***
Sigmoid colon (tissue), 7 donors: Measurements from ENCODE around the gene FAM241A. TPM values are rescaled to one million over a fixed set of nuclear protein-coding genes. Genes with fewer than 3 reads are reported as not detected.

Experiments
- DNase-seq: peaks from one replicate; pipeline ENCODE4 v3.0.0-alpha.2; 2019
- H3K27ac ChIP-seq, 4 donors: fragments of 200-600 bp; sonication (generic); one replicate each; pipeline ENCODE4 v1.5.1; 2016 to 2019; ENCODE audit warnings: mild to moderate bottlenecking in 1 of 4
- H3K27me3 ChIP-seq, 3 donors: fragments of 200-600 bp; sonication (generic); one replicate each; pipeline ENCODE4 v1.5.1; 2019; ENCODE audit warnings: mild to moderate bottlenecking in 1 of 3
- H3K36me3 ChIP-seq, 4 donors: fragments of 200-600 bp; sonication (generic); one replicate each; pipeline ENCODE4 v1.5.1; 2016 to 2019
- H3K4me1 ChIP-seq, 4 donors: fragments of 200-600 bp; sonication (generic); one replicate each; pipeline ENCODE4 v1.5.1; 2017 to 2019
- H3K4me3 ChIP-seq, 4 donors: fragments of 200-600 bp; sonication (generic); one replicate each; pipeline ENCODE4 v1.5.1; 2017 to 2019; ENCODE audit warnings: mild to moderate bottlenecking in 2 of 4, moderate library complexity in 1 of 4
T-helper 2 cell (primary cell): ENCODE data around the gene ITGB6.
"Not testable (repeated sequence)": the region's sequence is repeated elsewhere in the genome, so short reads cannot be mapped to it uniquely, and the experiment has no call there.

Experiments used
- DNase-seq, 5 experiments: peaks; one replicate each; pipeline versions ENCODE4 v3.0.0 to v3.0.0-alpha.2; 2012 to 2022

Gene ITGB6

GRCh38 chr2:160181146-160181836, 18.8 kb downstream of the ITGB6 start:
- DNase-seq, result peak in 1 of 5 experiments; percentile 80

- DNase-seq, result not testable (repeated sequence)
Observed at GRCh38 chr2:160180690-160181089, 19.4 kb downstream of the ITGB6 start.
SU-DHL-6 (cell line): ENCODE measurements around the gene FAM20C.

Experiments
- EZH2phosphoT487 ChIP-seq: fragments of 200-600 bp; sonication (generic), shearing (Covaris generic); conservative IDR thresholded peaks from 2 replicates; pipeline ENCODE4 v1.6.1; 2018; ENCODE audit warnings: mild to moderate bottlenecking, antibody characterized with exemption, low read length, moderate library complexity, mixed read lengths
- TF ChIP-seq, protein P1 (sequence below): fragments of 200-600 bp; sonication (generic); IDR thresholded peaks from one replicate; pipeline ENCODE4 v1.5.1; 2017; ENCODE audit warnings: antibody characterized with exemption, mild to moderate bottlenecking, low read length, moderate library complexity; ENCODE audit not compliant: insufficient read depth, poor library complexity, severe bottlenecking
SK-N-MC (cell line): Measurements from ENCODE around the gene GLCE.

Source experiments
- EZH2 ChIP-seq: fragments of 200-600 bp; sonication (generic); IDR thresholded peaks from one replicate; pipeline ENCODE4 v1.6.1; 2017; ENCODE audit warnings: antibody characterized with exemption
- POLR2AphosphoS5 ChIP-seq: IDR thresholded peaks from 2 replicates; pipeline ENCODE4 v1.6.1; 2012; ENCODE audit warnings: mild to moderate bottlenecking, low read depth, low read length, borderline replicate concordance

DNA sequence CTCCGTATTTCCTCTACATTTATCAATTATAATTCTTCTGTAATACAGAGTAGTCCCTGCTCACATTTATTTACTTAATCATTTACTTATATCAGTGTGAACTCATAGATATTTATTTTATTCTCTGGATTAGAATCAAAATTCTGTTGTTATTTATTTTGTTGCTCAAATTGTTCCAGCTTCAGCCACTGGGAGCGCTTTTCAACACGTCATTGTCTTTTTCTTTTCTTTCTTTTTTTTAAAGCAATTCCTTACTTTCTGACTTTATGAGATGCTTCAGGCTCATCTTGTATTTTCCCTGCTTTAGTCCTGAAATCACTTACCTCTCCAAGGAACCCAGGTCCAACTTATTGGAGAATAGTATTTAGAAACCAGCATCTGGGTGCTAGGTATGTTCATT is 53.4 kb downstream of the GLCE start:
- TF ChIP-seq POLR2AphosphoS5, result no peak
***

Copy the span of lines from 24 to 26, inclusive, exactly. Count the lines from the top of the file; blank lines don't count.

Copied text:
- EZH2 ChIP-seq: fragments of 200-600 bp; sonication (generic); IDR thresholded peaks from one replicate; pipeline ENCODE4 v1.6.1; 2017; ENCODE audit warnings: antibody characterized with exemption
- POLR2AphosphoS5 ChIP-seq: IDR thresholded peaks from 2 replicates; pipeline ENCODE4 v1.6.1; 2012; ENCODE audit warnings: mild to moderate bottlenecking, low read depth, low read length, borderline replicate concordance

DNA sequence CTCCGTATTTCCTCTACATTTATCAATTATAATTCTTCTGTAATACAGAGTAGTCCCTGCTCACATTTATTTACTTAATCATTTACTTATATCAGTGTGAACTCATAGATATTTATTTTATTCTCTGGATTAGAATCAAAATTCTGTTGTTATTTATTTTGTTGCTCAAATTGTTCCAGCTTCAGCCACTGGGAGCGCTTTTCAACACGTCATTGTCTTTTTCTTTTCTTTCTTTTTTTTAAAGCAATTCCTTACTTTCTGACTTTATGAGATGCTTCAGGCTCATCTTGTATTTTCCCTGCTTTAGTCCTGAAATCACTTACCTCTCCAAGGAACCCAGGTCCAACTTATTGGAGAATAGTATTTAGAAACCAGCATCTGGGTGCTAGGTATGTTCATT is 53.4 kb downstream of the GLCE start: